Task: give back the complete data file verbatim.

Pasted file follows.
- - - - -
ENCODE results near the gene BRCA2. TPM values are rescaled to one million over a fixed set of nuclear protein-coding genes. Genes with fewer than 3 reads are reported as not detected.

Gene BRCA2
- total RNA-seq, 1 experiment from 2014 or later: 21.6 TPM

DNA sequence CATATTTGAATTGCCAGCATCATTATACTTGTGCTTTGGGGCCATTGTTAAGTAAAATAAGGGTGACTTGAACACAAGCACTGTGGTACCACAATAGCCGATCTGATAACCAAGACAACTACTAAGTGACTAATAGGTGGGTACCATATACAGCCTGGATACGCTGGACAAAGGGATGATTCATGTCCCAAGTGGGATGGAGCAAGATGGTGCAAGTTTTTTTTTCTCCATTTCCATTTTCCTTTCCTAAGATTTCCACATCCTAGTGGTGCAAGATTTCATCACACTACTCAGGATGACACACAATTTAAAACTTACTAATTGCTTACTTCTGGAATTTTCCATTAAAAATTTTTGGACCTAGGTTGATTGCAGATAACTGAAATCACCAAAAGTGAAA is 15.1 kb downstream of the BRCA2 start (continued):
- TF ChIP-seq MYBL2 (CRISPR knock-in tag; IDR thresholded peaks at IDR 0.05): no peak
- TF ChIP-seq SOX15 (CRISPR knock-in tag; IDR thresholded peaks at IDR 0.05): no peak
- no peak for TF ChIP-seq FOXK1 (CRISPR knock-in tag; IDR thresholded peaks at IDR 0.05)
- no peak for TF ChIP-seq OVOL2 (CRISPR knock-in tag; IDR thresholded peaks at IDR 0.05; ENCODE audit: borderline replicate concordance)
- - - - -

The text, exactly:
ENCODE results near the gene BRCA2. TPM values are rescaled to one million over a fixed set of nuclear protein-coding genes. Genes with fewer than 3 reads are reported as not detected.

Gene BRCA2
- total RNA-seq, 1 experiment from 2014 or later: 21.6 TPM

DNA sequence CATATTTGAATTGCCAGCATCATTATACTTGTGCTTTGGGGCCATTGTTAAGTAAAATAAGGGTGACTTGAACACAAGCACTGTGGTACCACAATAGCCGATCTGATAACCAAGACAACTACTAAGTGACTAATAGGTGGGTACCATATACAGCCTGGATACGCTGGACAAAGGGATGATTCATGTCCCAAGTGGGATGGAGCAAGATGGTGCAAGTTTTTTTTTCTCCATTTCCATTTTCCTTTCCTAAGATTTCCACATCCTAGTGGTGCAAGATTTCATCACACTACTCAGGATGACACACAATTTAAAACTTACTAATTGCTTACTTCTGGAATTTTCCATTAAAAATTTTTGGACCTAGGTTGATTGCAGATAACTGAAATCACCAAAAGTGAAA is 15.1 kb downstream of the BRCA2 start (continued):
- TF ChIP-seq MYBL2 (CRISPR knock-in tag; IDR thresholded peaks at IDR 0.05): no peak
- TF ChIP-seq SOX15 (CRISPR knock-in tag; IDR thresholded peaks at IDR 0.05): no peak
- no peak for TF ChIP-seq FOXK1 (CRISPR knock-in tag; IDR thresholded peaks at IDR 0.05)
- no peak for TF ChIP-seq OVOL2 (CRISPR knock-in tag; IDR thresholded peaks at IDR 0.05; ENCODE audit: borderline replicate concordance)